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I am looking through some example Fibonacci sequence clojure code:

 (def fibs (lazy-cat [1 2] (map + fibs (rest fibs))))

I generally understand what is going on, but don't get the point of lazy-cat. I know that lazy-cat is a macro that is translating to something like this:

(def fibs (concat (lazy-seq [1 2]) (lazy-seq (map + fibs (rest fibs))))) 

What exactly is lazy-seq accomplishing? It would still be evaluated lazily even without lazy-seq? Is this strictly for caching purposes?

EDIT: Thanks for the answers. My confusion was that it worked with a plain concat from the REPL because I had a previous binding to fibs in scope.

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2 Answers

up vote 15 down vote accepted

The lazy-seq on [1 2] is not needed, but doesn't really hurt.

The lazy-seq on (map + fibs (rest fibs)) is essential; without it, the function call will be evaluated before fibs is bound to a value, which will cause an exception. By wrapping it in lazy-seq, the call will be deferred until the value is needed, and fibs will have a value at that point.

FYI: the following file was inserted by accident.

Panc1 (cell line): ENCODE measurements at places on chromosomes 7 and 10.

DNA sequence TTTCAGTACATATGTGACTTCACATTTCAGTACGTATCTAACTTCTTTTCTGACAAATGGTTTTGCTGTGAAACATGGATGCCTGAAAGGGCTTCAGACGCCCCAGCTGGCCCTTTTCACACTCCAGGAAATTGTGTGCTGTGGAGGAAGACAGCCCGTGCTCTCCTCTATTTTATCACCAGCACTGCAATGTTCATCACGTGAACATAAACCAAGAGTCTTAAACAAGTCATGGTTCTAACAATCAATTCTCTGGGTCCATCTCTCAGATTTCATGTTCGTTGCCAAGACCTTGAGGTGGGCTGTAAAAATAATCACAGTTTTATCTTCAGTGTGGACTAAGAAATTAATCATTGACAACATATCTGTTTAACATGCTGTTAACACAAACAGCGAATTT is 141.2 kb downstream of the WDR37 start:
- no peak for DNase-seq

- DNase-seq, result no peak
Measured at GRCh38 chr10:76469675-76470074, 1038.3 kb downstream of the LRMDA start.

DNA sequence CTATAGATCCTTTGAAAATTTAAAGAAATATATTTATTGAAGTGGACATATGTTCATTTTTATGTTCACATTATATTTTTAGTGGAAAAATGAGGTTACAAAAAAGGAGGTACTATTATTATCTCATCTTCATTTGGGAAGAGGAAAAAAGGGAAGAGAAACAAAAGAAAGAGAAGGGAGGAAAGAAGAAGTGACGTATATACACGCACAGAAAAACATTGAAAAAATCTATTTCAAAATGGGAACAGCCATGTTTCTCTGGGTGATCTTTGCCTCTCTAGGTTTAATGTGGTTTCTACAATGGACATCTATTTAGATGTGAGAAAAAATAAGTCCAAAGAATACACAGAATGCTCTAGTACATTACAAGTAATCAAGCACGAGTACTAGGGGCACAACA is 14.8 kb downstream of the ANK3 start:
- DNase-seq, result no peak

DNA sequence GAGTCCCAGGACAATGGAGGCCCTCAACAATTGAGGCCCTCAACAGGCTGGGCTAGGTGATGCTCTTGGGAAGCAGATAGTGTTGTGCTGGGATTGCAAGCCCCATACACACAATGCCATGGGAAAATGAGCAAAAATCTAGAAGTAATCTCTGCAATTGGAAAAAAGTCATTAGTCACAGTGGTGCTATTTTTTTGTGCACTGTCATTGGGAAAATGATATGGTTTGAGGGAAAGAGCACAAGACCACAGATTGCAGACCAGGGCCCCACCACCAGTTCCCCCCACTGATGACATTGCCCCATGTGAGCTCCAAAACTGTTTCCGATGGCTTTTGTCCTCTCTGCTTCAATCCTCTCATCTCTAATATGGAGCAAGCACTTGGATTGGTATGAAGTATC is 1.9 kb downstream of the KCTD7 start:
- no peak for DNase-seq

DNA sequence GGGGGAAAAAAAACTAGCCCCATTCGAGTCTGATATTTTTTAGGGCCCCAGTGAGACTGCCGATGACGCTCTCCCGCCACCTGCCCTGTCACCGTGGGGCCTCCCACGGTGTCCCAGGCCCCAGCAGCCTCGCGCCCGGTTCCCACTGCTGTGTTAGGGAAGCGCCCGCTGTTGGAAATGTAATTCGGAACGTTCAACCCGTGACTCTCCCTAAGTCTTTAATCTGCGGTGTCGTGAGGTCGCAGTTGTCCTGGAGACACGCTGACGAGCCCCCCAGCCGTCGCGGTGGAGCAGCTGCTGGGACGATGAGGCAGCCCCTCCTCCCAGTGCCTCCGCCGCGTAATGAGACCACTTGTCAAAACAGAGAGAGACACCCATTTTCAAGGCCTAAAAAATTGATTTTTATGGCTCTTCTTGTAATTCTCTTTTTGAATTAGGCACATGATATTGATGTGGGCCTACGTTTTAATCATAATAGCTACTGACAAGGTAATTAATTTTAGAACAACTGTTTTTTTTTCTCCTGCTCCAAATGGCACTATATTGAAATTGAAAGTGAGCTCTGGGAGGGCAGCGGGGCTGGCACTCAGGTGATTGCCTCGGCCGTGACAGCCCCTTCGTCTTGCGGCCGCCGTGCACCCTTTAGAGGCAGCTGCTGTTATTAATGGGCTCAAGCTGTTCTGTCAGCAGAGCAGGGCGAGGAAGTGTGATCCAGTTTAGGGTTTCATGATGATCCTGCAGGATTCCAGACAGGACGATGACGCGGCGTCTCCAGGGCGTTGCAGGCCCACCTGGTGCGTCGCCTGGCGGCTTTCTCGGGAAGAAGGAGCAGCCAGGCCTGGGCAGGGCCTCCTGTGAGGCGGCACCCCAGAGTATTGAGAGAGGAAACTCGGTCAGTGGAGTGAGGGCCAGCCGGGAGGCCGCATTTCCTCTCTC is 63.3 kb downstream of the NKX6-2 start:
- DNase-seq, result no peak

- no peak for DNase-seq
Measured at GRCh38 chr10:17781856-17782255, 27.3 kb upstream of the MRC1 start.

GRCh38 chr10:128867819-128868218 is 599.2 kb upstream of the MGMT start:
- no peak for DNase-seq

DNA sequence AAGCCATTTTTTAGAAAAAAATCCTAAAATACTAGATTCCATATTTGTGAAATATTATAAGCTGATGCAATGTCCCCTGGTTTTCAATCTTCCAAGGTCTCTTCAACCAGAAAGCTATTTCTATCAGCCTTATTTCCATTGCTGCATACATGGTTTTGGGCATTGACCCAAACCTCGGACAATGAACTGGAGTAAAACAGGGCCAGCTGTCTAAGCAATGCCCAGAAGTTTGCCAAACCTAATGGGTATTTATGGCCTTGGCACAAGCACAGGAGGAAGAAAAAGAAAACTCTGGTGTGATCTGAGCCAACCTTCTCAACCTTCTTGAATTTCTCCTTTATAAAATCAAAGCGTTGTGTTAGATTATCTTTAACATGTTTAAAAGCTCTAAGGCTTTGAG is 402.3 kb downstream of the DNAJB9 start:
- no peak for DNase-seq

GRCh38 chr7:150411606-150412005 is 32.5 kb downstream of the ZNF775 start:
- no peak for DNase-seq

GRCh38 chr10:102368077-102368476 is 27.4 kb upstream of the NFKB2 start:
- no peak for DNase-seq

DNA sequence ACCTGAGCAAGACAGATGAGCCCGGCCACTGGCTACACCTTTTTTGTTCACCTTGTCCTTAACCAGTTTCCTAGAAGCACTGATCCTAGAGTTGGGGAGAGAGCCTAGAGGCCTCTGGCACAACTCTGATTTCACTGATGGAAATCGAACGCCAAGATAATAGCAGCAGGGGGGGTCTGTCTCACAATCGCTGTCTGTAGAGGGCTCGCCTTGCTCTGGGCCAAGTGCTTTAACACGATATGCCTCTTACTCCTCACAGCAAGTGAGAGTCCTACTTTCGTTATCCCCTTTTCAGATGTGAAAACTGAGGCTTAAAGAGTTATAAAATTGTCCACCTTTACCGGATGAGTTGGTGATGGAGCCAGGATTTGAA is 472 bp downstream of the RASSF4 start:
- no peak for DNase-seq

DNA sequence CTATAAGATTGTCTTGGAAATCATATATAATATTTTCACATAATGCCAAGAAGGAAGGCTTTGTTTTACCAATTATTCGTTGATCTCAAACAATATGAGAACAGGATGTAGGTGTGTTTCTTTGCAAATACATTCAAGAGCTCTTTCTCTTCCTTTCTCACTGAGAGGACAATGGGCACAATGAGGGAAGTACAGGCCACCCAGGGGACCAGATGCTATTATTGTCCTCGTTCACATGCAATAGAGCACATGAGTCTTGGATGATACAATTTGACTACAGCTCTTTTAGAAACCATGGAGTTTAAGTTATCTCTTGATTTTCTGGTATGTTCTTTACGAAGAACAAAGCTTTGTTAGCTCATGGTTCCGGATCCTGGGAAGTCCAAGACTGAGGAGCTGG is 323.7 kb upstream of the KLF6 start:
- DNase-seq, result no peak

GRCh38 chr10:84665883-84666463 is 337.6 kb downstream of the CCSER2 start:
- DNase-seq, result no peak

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As I understand it (and I admit to still being a relative newcomer to Clojure!), if you try the following:

(def fibs (concat [1 2] (map + fibs (rest fibs))))

Then it won't work because fibs isn't yet bound and therefore the two later references to it fail.

The lazy version you give will however work, because the references to fibs are only actually resolved at a later time when the sequence is consumed - and by which point fibs has already been successfully defined as the lazy sequence.

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